What the app store future means for developers and users

Apple's iOS and Mac app stores have popularized the concept, but Microsoft, Google, and others are now adopting it

By Mel Beckman, InfoWorld |  Software, iPhone apps, Mac App Store

Apple's App Store for its iPhone and other iOS devices is an unqualified success, blowing through the 10 billion downloads mark in January. Seeing the store grow from 500 apps to more than 400,000 in just three years, Apple decided to take the app store concept to the Mac this year, with its App Store feature in Mac OS X 10.6.6. That new sales venue is off to a fast start, with 1 million downloads in the first day. Although Apple has not released sales numbers for the Mac App Store, CEO Steve Jobs noted in his iPad 2 announcement that Apple has paid a total of $2 billion to developers across both stores. Apple's 30% share of that bounty amounts to a tidy $850 million.

That net income potential hasn't been lost on Apple's competitors. In the years since Apple's 2008 iPhone App Store launch, other mobile OS makers -- Google, HP, Microsoft, and Nokia -- have launched their own stores. All are reportedly profitable for their operators.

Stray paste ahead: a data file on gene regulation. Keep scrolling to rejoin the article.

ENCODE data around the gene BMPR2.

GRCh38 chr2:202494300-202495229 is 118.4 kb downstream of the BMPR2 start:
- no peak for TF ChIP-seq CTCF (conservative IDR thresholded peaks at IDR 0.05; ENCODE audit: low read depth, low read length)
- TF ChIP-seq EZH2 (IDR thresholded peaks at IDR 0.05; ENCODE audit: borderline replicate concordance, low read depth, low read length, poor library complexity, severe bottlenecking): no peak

[ See why InfoWorld's Neil McAllister says the Mac App Store is the blueprint for software retailing. | Discover the Mac App Store's hottest productivity apps in this slideshow. | Subscribe to the InfoWorld Daily newsletter today. ]

Thus, they're likely to gain even more prominence. Users, IT, and developers will have to adjust to their increasing role as a distribution mechanism for software. For developers in particular, that could mean significant changes to how they run their software businesses.

Apple rules the app store -- but didn't invent it It's easy to forget that Apple didn't originate the app store concept, even on the iPhone. Although Apple today is the major app store purveyor of desktop apps, the concept is floating among other desktop operating systems. Canonical's Ubuntu Linux, for example, offers access to various apps directly from its menu bar, so users don't have to search randomly for software. Google does the same with its Chrome Store for Web apps.


Originally published on InfoWorld |  Click here to read the original story.
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